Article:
By Dan Hazen / Herald Forum
To be fair, he was pretty drunk when he opened the door. He looked me over and exclaimed, “It’s never good when you show up is it?” He wasn’t wrong. As a crisis support officer (chaplain) for Marysville Fire and Police, I get called when something has gone badly. No one calls us to celebrate a birthday or attend a barbecue.
This gives the CSO a unique perspective. Like the firefighters, paramedics and the police officers we serve, we tend to encounter people on the worst days of their lives. This can become the lens through which we view the world. A landscape designer tends to see her world through the lens of lawns, hedges and flower beds. A teacher sees homes and institutions that support (or do not support) students. A law enforcement officer tends to see threats.
This viewpoint, when amplified by un-processed trauma and external pressures, can lead to a condition called hyper-vigilance. It is a state of heightened awareness and anxiety; an alertness to hidden danger. Imagine the feeling of walking alone on a dark street in the worst part of town. Now imagine feeling like that in the grocery store, at church, or your kid’s soccer game. This is not to say that all police officers experience this all the time. It is to say that this is a response to the job they do, not a condition they bring with them into the job. It is a condition shared by victims of abuse and oppression. It is not a character trait; it was done to them. It is a response.
Think about the term “first responder.” Not first producer. Not first initiator. They respond to something that happens first. It’s not like a cop-cabal met in a secret lair back in the 1980s and agreed, “Let’s start a war (on drugs), wear ballistic armor all day, become proficient in armed combat and learn to subdue violent, mentally ill criminals!” Law enforcement just responded to the society we built.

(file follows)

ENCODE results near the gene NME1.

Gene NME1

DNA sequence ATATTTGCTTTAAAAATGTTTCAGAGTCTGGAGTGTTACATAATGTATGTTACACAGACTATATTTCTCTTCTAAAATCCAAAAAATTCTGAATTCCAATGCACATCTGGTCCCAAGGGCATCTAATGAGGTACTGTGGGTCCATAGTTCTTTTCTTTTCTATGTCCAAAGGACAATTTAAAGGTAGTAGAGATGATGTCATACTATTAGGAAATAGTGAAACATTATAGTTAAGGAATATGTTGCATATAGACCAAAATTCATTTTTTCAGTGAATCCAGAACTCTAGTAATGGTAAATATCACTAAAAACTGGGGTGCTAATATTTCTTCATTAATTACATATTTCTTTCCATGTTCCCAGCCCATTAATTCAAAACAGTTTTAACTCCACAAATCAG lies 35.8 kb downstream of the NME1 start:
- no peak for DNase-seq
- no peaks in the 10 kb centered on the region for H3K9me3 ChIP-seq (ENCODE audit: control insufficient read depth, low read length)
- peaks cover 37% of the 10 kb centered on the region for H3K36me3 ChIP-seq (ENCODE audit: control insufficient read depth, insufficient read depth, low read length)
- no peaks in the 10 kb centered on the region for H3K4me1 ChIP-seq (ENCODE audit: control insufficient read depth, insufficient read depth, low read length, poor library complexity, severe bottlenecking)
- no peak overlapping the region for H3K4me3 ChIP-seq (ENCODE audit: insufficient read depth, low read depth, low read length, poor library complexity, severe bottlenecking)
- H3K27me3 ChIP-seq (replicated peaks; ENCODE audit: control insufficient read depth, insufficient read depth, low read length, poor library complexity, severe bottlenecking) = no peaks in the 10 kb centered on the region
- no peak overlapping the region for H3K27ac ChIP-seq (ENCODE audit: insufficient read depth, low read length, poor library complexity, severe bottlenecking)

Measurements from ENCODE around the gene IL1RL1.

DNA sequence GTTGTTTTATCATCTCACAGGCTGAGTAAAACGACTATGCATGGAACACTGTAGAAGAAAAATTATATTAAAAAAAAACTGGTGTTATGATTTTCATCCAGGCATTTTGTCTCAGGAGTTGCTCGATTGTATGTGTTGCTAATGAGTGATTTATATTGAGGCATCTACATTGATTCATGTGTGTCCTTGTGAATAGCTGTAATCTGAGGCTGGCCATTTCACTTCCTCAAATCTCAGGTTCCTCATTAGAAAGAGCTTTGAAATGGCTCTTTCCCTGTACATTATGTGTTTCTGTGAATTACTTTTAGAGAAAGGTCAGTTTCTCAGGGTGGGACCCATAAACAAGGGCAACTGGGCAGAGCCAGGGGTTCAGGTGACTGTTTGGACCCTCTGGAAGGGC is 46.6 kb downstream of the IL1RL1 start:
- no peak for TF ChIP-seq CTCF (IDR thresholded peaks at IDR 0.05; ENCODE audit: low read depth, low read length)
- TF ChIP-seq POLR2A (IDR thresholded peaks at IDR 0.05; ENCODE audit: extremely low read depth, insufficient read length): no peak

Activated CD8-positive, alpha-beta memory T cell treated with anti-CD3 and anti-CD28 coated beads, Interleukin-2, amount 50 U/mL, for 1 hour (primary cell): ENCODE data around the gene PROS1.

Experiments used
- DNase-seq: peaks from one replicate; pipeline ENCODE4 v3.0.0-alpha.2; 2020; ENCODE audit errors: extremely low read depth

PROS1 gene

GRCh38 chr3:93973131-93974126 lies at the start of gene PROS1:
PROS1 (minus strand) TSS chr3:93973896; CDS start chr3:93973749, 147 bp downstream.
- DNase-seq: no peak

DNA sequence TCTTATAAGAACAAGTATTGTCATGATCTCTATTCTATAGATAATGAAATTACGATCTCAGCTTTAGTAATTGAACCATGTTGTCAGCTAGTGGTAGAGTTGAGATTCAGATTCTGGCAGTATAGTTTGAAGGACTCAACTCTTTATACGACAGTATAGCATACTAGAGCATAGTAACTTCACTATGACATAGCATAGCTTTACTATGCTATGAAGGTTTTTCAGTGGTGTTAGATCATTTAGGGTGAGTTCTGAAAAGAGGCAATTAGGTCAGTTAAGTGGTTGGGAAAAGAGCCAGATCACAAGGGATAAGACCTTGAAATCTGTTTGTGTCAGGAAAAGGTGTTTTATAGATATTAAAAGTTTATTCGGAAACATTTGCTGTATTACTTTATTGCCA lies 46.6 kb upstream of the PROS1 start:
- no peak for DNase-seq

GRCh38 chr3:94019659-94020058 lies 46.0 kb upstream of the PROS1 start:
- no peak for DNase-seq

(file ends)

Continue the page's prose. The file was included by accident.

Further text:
Why do fire fighters in Marysville, for example, respond in a medic unit instead of a fire truck over 80 percent of the time? Is it because they just don’t like putting out fires any more, but prefer dispensing Narcan to heroin addicts and transporting to the hospital people who refuse to take their prescription medication?
No. It is because this is what we have collectively asked of them.
The responsibility (note the compound word, “response – ability”) is ours: the citizens. We are the true first responders. Cops, firefighters and paramedics should be a second or third response, but we use them as our first response to things like parenting crises, neighborhood disputes, moral degradation, addiction, irresponsibility, mental illness, and domestic conflict, even loneliness.
This misunderstanding of roles (along with myriad other issues) have certainly created faults that we are only now addressing. But good law enforcement leaders are the first to acknowledge this because they operate in the darkness and dangers of these faults every day. So, as we continue the much-needed dialogue around police reforms, we must remember that “they” are “us.” Some of the rhetoric I read smacks of bigotry. “Cop” has become a type of person; an almost-racial epithet, as if “they” are a different category of human, a different class or type. If there is to be hope for change on issues like homelessness, mental health, racial inequity and criminal justice, it must begin in unity with law enforcement not in misguided enmity.
It was said long ago that a house divided against itself cannot stand. If we mistakenly see cops as part of some other house, we are divided and thus, defeated before we begin. Our “law enforcement community” is just part of “our community.”
Dan Hazen is community pastor at Allen Creek Community Church in Marysville.